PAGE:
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Peavy cites family in nixing deal

Peavy cites family in nixing deal

SAN DIEGO -- Never short for words or time for reporters, Jake Peavy reeled off an ad-libbed statement Thursday that effectively ended any speculation that he would waive a no-trade clause to accept a trade to the Chicago White Sox.

"I know it's been a crazy 24 hours with a lot of speculation of what's going on," Peavy told reporters inside the home dugout at PETCO Park. "Right now, this [San Diego] is the best place for us [him and his family] to be."

Just like that, Peavy shot down a potential deal between the Padres and White Sox after the two sides reportedly agreed to a deal in principle that would have sent the 2007 Cy Young Award winner to a White Sox team looking to bolster its rotation.

So why did he say no?

Peavy said he would talk more at length about his decision to turn down the deal after his start Friday against the Cubs. Oddly enough, it was those Cubs who made a serious run at trading for Peavy in the offseason.

Other than family considerations, Peavy wouldn't say Thursday why he chose to stay with the Padres, the only organization he has ever known. But there are several factors that might have swayed him to stay put.

Peavy's agent, Barry Axelrod, like Peavy, has said repeatedly that Peavy's preference is to remain in the National League because he enjoys the entire game, from running bases to hitting to, of course, pitching, where he's won 57 percent of his decisions and posted a 3.27 ERA since 2002.

The staying-where-he's-comfortable theory wasn't one that was lost on former Padres closer Trevor Hoffman, a teammate of Peavy's up until this season when he signed with Milwaukee.

"He wants to pitch in the National League," Hoffman said. "This is just San Diego's way to force it, by airing it out, make him look bad. To do it the way they did, they're trying to force his hand."

There is also the consideration that Peavy, an Alabama native, and his family purchased a house in Southern California just a year ago, north of San Diego, and two of his children enrolled in school there.

Of course, there's also the matter of Peavy's contract.

In December 2007, Peavy signed a three-year, $52 million extension with the Padres. That contract will pay Peavy $11 million this season, $15 million in 2010, $16 million in 2011 and $17 million in 2012. There is also a $22 million club option for 2013 that has a $4 million buyout.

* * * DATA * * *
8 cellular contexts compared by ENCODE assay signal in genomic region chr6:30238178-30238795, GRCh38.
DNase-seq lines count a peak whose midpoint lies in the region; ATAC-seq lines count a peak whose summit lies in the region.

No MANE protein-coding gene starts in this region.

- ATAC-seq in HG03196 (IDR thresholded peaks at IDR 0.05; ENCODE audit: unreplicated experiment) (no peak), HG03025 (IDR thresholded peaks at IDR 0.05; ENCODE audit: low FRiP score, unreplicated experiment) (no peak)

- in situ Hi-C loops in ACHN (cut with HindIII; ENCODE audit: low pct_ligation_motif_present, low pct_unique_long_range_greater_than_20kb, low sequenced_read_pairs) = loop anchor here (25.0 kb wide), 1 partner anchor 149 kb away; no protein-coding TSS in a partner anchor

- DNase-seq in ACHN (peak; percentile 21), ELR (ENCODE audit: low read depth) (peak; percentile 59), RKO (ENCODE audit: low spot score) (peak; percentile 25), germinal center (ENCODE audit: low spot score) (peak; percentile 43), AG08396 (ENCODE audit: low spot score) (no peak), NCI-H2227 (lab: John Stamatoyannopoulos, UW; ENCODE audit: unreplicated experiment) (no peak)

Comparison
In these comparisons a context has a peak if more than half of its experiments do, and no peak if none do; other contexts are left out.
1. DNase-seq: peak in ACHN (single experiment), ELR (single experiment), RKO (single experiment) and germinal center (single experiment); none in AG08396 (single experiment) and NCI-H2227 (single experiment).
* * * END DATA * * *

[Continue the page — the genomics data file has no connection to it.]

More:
When Peavy was actively being shopped by the Padres -- who were looking to trim their payroll from $73.6 million to $40 million -- the number of serious suitors in the game for the right-hander amounted to but one team, the Cubs.

Why did Peavy say no to the White Sox? That wasn't something players in the clubhouse were wondering before the game. They were just happy Peavy was still a teammate of theirs.

"It's sweet. ... I didn't want him to go," Padres closer Heath Bell said. "If it were up to me, I wouldn't go to the American League, either."

Chicago general manager Kenny Williams told reporters Thursday that he essentially understood and respected Peavy for his decision on a difficult matter.

As for Padres general manager Kevin Towers, he continued to avoid talking about Peavy altogether, a tactic he has employed since the all-too-public nature of the discussions with the Cubs at the Winter Meetings.

"We went through it this winter and I'm sure he [Peavy] doesn't like hearing things and seeing things, but that's the nature of technology," Towers said. "He's a very mature young man and knows what's going on. I can't speak for Jake but I think he'll handle it fine."

San Diego manager Bud Black didn't expect this to be a distraction for his team moving forward. Peavy and Black talked briefly after Wednesday's game about the possibility of a deal.

"Players, because of the nature of this game, are somewhat hardened to this thing [the possibility of being traded]. Players learn to put what is most important in front and that's playing the game and focusing on the game," Black said.

Corey Brock is a reporter for MLB.com. This story was not subject to the approval of Major League Baseball or its clubs.

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